Baseline motives for eating palatable food: racial differences and preliminary utility in predicting weight loss

  • Maria D. Sylvester
  • Emilee E. Burgess
  • Taraneh Soleymani
  • Sunil Daniel
  • Bulent Turan
  • Mary Katherine Ray
  • Courtney T. Howard
  • Mary M. BoggianoEmail author
Original Article



Behavioral predictors of weight-loss program (WLP) outcomes are needed and important because they can be modified. Eating calorie-dense palatable foods (PFs) outside of hunger contributes to obesity. This study assessed if habitual motives to consume PFs could predict weight-loss outcomes.


N = 171 Black and N = 141 White adults in a reduced-calorie program completed the Palatable Eating Motives Scale (PEMS). Body weight and body mass index (BMI) lost after 3 and 6 months were analyzed controlling for initial BMI and demographics. Greater PEMS motive scores meant more frequent habitual intake of PFs for that motive.


Whites vs. Blacks had higher scores on most of the PEMS motives: Social, Coping, and Reward Enhancement. In Whites at 3 months, greater Reward Enhancement scores and initial BMI predicted more BMI loss (p < 0.05). At 6 months, greater Reward Enhancement and lower Conformity scores predicted more weight (p < 0.05) and BMI loss (Conformity: p < 0.05; Reward Enhancement: p = 0.05). PEMS motives did not predict outcomes for Blacks.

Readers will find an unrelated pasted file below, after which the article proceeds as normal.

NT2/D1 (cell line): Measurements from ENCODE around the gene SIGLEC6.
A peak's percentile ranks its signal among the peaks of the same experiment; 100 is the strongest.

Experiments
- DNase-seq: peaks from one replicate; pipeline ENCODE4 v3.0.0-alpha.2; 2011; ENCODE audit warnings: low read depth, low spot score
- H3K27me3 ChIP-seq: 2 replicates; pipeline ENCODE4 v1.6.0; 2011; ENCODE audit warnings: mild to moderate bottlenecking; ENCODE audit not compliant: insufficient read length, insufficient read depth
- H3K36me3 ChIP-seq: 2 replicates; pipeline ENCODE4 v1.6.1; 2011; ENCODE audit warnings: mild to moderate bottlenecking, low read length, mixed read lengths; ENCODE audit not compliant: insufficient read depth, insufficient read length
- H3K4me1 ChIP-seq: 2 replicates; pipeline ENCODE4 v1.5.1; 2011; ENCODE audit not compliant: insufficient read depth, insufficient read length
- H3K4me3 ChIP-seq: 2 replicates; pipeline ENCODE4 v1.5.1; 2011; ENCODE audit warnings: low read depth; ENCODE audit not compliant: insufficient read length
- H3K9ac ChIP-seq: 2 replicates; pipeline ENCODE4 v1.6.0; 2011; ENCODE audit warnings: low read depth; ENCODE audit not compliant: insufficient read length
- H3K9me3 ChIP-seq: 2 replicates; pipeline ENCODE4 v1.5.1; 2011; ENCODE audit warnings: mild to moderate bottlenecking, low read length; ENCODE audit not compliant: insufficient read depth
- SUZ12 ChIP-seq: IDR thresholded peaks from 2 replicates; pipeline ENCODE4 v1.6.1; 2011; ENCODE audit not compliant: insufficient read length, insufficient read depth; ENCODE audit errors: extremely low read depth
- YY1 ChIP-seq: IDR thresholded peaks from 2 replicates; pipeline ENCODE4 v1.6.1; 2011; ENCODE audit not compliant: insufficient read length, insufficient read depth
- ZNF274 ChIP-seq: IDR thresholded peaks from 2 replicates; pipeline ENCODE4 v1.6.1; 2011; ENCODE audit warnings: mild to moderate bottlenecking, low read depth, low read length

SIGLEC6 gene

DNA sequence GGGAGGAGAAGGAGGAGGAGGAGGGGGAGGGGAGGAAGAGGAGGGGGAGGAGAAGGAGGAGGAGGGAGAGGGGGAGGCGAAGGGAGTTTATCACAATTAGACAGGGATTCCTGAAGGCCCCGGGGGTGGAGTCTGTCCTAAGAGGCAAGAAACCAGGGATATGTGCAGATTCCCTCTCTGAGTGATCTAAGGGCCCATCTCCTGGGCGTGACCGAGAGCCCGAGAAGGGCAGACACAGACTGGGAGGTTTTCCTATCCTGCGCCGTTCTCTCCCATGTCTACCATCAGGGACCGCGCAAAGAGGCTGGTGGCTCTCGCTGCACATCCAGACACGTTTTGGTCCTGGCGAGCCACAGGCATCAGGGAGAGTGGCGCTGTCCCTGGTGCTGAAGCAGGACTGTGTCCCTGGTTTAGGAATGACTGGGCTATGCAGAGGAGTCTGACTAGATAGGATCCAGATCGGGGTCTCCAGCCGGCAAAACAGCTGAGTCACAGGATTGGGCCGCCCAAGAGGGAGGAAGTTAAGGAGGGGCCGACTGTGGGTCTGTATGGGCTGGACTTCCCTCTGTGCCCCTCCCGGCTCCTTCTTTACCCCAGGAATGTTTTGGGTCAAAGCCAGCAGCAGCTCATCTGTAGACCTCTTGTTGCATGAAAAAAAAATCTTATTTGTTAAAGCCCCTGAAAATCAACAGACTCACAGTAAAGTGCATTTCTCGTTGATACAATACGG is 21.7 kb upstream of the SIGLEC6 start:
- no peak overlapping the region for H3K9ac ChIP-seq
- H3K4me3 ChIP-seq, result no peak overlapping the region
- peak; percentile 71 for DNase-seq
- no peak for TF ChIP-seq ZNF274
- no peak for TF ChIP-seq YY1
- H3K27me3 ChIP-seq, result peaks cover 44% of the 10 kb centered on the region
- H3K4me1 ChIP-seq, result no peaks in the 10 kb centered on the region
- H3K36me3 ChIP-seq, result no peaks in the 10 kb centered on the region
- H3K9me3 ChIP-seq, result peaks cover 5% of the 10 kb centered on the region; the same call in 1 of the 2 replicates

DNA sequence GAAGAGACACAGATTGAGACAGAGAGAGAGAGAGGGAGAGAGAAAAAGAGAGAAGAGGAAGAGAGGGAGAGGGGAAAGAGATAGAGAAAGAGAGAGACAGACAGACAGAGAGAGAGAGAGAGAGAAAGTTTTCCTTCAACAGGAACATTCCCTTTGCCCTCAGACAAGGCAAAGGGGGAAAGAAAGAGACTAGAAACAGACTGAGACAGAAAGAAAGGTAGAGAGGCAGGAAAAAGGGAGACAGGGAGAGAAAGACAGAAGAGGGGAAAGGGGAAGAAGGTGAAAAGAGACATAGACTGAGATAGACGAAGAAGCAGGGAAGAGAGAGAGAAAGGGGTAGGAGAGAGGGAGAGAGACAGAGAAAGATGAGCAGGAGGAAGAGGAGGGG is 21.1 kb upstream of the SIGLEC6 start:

The results provide preliminary evidence for the PEMS to predict WLP outcomes. White patients who eat PFs primarily for their rewarding properties and less to conform should fare better in Lifestyle programs while group or family-based interventions may be more efficacious when conformity is the main motive. Lower motive scores among Blacks suggest that eating PFs outside of hunger may go unrecognized or underreported and warrants further investigation. The findings highlight the motive-based heterogeneity of obesity and how it may be used to predict outcomes and customize interventions to improve WLP outcomes.

Level of evidence

Level IV, multiple time series.


Obesity treatments Eating behavior Lifestyle intervention Eating in the absence of hunger BMI Pre-treatment predictors 


Compliance with ethical standards


NIH Grants: T32-HL105349, P30-DK056336.

Conflict of interest

Maria Sylvester declares no conflict of interest. Emilee Burgess declares no conflict of interest. Taraneh Soleymani declares no conflict of interest. Sunil Daniel declares no conflict of interest. Bulent Turan declares no conflict of interest. Mary Katherine Ray declares no conflict of interest. Courtney Howard declares no conflict of interest. Mary Boggiano declares no conflict of interest.

Ethical approval

All procedures performed were in accordance with the ethical standards of the institutional research committee and with the 1964 Helsinki declaration and its later amendments or comparable ethical standards.

Informed consent

Informed consent was obtained from all individual participants included in the study.


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Copyright information

© Springer International Publishing AG 2017

Authors and Affiliations

  • Maria D. Sylvester
    • 1
  • Emilee E. Burgess
    • 1
  • Taraneh Soleymani
    • 2
  • Sunil Daniel
    • 2
  • Bulent Turan
    • 1
  • Mary Katherine Ray
    • 1
  • Courtney T. Howard
    • 2
  • Mary M. Boggiano
    • 1
    Email author
  1. 1.Department of PsychologyThe University of Alabama at BirminghamBirminghamUSA
  2. 2.Department of Nutrition SciencesThe University of Alabama at BirminghamBirminghamUSA

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